Drilling Plan A ‘Sensitive Issue’ For Windsor Neighborhood
WINDSOR, Colo. (CBS4) – Some residents in a Windsor neighborhood say their homes and their health could be at risk if an oil company moves forward with its plans.
Ranchers Exploration Partners wants to tap oil reserves deep in the ground under homes in the Ridge West subdivision through a process called hydraulic fracturing, or fracking.
Many say benzene is an ingredient in fracking. The industry claims it’s safe but environmental groups say the drilling can contaminate water.
“Property values are important, but if you get sick or get cancer from benzine or something like that, it’s not going to make any difference what your property is worth,” resident Gene Fatton told CBS4.
On Monday night homeowners voiced their concerns at a meeting with the company, which plans to install its oil wells close to some homes.
Ranchers Exploration Partners spokesman Mike Ward told meeting-goers that he recognizes it is “a sensitive topic for many of you.”
He provided some details about the overall plan but he said he was unable to answer many of the technical questions about fracking and the Ranchers Exploration drilling process.
One of the issues discussed at the meeting was the leases Ranchers Exploration sent to homeowners asking for the right to drill on their property.
“Nowhere in this lease is there any assurance or guarantee that they will in any way, shape or form protect our land,” one of the meeting-goers said.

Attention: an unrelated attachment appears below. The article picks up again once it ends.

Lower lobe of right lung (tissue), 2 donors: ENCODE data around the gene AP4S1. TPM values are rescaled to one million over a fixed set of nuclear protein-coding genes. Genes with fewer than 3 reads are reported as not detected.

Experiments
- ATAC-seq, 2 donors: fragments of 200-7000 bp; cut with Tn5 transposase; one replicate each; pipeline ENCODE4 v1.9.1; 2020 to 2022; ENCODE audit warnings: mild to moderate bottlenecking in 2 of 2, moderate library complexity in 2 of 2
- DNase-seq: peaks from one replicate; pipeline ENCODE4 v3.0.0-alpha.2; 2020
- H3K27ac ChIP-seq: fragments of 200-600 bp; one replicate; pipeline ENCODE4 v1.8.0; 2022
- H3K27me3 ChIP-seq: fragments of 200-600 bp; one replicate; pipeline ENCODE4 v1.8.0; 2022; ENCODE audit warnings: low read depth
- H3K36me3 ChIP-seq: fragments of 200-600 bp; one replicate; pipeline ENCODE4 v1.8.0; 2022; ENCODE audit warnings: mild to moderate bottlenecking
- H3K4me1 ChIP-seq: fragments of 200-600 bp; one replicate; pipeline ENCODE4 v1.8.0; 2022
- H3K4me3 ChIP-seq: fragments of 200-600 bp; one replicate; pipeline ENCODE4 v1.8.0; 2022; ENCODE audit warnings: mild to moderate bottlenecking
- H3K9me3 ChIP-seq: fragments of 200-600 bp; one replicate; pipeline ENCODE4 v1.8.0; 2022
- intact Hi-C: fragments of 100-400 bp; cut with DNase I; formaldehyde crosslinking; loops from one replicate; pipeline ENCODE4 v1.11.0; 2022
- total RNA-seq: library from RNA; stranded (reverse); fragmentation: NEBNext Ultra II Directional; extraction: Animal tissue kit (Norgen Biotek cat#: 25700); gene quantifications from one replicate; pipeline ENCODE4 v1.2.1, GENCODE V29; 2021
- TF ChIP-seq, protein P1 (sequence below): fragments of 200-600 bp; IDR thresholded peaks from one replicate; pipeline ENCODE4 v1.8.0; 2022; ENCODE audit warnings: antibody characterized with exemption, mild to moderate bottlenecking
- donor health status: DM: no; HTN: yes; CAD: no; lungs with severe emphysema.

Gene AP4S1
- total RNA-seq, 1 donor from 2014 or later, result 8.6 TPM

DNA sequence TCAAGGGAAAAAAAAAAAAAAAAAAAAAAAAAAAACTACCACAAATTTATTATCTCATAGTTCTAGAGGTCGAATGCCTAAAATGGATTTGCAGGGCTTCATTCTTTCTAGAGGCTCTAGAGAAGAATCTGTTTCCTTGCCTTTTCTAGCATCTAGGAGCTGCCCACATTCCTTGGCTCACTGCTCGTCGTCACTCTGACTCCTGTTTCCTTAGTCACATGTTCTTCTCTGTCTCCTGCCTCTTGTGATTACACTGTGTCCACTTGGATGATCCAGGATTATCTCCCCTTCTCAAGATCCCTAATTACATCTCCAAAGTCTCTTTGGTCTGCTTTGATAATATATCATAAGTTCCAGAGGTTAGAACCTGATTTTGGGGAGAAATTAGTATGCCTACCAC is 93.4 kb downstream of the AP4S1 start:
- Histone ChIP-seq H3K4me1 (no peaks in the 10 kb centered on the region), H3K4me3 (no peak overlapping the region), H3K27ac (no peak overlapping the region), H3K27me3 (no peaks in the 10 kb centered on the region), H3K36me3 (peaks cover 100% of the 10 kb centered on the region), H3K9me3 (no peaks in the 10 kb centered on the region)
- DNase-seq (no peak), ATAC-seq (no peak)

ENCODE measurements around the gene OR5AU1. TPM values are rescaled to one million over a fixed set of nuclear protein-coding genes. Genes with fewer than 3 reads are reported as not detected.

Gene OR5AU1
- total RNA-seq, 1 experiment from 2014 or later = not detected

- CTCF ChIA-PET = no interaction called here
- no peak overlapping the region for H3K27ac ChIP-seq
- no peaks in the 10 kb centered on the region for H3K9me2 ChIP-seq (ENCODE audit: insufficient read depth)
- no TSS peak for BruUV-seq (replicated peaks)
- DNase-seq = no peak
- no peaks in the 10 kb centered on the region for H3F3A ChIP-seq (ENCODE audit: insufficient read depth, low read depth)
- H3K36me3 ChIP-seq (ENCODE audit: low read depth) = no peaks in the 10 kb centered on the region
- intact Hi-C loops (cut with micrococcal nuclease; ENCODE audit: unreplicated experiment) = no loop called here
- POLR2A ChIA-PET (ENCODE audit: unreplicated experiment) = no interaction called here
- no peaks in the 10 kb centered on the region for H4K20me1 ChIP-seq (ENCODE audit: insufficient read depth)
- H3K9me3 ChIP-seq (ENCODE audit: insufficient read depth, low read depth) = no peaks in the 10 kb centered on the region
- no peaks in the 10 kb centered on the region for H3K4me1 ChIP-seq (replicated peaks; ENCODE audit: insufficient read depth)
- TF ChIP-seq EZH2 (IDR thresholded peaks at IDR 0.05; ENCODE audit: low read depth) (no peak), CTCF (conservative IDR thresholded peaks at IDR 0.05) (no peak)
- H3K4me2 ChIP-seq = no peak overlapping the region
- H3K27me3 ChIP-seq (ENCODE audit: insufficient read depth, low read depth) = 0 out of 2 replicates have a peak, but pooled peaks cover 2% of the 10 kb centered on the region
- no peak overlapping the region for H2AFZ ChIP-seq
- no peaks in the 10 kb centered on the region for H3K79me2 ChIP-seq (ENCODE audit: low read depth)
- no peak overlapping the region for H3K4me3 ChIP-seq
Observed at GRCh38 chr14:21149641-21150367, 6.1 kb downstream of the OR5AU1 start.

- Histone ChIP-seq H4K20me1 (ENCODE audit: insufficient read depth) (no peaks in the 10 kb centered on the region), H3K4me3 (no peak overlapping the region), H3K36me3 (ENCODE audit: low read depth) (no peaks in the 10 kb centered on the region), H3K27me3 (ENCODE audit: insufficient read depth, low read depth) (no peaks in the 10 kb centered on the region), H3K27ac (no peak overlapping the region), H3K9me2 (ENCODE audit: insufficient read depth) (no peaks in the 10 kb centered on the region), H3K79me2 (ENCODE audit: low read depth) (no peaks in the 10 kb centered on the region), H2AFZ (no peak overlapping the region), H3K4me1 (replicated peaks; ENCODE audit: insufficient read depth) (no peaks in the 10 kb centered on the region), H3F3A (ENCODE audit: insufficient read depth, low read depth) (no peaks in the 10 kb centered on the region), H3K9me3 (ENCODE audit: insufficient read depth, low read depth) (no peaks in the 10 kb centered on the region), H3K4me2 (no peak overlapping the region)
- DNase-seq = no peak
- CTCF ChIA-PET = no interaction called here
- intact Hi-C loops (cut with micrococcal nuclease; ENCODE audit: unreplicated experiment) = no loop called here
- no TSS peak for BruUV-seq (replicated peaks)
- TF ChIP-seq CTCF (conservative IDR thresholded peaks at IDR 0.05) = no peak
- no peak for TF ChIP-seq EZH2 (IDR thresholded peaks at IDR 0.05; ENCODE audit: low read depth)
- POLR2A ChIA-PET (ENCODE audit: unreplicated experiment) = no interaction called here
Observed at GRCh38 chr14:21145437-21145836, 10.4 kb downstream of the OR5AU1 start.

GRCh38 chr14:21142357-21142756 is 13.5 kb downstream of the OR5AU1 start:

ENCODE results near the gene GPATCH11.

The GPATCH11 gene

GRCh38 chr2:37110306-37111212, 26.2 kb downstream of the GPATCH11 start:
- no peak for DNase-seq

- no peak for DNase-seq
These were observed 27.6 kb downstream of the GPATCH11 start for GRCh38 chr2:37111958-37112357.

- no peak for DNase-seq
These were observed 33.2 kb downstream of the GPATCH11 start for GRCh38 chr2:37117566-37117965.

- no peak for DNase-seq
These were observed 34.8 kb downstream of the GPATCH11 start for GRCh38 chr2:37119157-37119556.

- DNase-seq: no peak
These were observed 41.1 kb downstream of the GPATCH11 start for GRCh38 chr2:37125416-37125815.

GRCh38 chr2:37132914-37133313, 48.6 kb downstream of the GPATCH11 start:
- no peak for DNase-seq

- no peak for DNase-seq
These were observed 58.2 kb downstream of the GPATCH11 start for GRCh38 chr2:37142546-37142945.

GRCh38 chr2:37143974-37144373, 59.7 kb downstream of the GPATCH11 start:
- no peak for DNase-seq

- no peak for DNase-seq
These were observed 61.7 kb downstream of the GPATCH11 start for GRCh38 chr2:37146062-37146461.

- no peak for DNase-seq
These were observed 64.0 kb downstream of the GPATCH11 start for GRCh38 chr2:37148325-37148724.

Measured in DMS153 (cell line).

Some residents have already signed leases and work has apparently already started on at least one site.
Nikki Stansfield has been spreading the word in the neighborhood about the potential problems associated with the drilling plan. She said the company will go forward with their drilling plans regardless of whether homeowners sign the leases.
“There is nothing you can do,” Stansfield said. “It is almost a form of eminent domain.”
Stansfield blames the issue on state laws which she says are too lenient.
“All I can do is do what the state of Colorado allows me to do: conform to the rules and regulations and guidelines,” Ward told people at the meeting.
Ward didn’t return CBS4′s calls asking for an interview.
Earler this month at a Colorado Oil and Gas Association meeting Gov. John Hickenlooper told industry leaders to expect new rules to come out requiring companies to disclose exactly what’s in the fracking fluids they are using. The rules are expected to be in place by the end of the year.
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